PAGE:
news from China

May 14, 2008

By now I assume most of you have heard about the devastating earthquake that struck Sichuan Province, China on Monday. And probably most of you know that I spent 3 months in Chengdu, the capital of Sichuan and around 60 miles away from the epicenter of the quake. So it seems obvious that I would be following/interested in this event, but at the same time I really don’t have anything to add to the chorus of much more informed people and eyewitness accounts. In fact I don’t really know what to say in the face of rather mind-numbing statistics like 15,000 dead (almost half the population of my college town). I mean I could try to put together some links or write about how odd/sad it is to hear place names that I have connections too in the news, but instead I am just going to give you one link. NPR had a small news team already in Chengdu before the earthquake doing a special on the city and surrounding region, so obviously they were there witnessing it all when the earthquake started. And in typical NPR fashion they are providing pictures/posts and articles that cut through the incomprehensible numbers and statistics to tell stories that truly capture this kind of tragedy. This story from their blog tells of parents searching for their son in the town of Dujiangyan, a town I visited almost 3 years ago. Go read it now.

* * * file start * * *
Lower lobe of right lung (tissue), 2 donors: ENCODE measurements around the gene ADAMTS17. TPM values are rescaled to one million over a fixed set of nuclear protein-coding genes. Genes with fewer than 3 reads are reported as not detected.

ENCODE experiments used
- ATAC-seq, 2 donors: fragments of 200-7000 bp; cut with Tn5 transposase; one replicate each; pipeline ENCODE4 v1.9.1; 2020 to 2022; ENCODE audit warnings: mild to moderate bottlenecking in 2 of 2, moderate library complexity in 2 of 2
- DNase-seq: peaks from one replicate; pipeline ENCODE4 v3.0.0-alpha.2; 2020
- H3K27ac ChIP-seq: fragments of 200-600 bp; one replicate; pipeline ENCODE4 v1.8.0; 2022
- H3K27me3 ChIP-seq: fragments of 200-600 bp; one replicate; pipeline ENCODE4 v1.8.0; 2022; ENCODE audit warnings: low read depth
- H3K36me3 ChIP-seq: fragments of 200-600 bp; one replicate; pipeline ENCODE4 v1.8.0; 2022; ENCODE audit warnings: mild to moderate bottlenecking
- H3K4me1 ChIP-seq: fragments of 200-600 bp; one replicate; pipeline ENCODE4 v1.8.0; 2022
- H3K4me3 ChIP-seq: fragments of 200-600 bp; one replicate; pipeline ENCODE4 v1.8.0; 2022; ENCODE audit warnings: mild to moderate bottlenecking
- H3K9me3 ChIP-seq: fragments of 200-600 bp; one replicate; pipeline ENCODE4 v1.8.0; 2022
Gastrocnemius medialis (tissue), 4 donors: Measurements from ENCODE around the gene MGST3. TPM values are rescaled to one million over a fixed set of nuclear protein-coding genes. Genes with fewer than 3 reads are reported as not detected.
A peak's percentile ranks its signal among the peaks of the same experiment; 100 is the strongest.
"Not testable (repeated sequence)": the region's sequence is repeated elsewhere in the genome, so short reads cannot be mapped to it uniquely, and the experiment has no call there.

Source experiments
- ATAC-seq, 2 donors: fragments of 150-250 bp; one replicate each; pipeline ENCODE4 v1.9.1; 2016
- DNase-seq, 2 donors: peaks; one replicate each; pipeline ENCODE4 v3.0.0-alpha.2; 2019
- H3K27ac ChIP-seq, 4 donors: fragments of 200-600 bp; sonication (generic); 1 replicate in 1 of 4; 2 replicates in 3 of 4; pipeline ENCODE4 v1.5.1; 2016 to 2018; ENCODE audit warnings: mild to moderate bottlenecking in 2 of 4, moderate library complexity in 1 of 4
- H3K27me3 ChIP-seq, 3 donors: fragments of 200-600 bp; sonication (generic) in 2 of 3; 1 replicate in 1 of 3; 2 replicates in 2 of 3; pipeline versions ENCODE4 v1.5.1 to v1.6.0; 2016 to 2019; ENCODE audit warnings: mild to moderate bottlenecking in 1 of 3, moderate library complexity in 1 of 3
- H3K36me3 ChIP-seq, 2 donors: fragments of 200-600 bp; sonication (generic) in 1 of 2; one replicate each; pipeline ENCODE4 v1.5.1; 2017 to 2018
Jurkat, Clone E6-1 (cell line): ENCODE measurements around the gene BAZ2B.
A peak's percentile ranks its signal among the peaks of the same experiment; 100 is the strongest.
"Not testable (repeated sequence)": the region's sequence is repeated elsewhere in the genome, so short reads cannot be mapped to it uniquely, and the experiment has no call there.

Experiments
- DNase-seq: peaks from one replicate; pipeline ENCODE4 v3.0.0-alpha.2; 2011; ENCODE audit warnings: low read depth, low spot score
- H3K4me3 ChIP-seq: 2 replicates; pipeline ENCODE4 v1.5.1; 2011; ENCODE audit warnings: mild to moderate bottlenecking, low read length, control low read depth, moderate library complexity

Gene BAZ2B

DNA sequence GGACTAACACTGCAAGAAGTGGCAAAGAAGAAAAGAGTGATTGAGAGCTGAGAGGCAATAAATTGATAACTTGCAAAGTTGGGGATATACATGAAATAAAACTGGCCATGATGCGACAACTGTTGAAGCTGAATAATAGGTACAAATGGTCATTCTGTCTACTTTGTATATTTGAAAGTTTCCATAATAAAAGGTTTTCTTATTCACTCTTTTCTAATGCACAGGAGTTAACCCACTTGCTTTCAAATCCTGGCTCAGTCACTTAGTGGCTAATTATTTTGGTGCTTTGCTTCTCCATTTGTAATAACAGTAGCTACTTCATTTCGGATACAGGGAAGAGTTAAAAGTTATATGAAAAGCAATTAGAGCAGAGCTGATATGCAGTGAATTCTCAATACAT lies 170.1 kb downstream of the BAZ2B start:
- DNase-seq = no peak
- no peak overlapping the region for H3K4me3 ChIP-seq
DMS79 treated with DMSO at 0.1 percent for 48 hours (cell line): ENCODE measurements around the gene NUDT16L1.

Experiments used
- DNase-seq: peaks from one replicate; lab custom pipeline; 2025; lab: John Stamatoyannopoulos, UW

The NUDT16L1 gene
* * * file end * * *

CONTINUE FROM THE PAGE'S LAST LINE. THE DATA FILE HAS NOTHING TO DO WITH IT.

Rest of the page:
1. Moving story – thanks for sharing!

  2. That story really brings home the face of the story. Another really interesting (though much less moving) article I saw was a survey of Chines bloggers who claim to have seen signs in the animals and claim that the Chinese government could have done more:

    China bloggers cook up quake conspiracies (the headline is a bit misleading)

  3. Another great story from the same folks at NPR is by the same woman as the one I mentioned. It tells a bit of follow up to the first story and also offers a few stories from survivors.
    Emotional Aftershocks
    Melissa Block is quickly becoming on of my favorite reporters.

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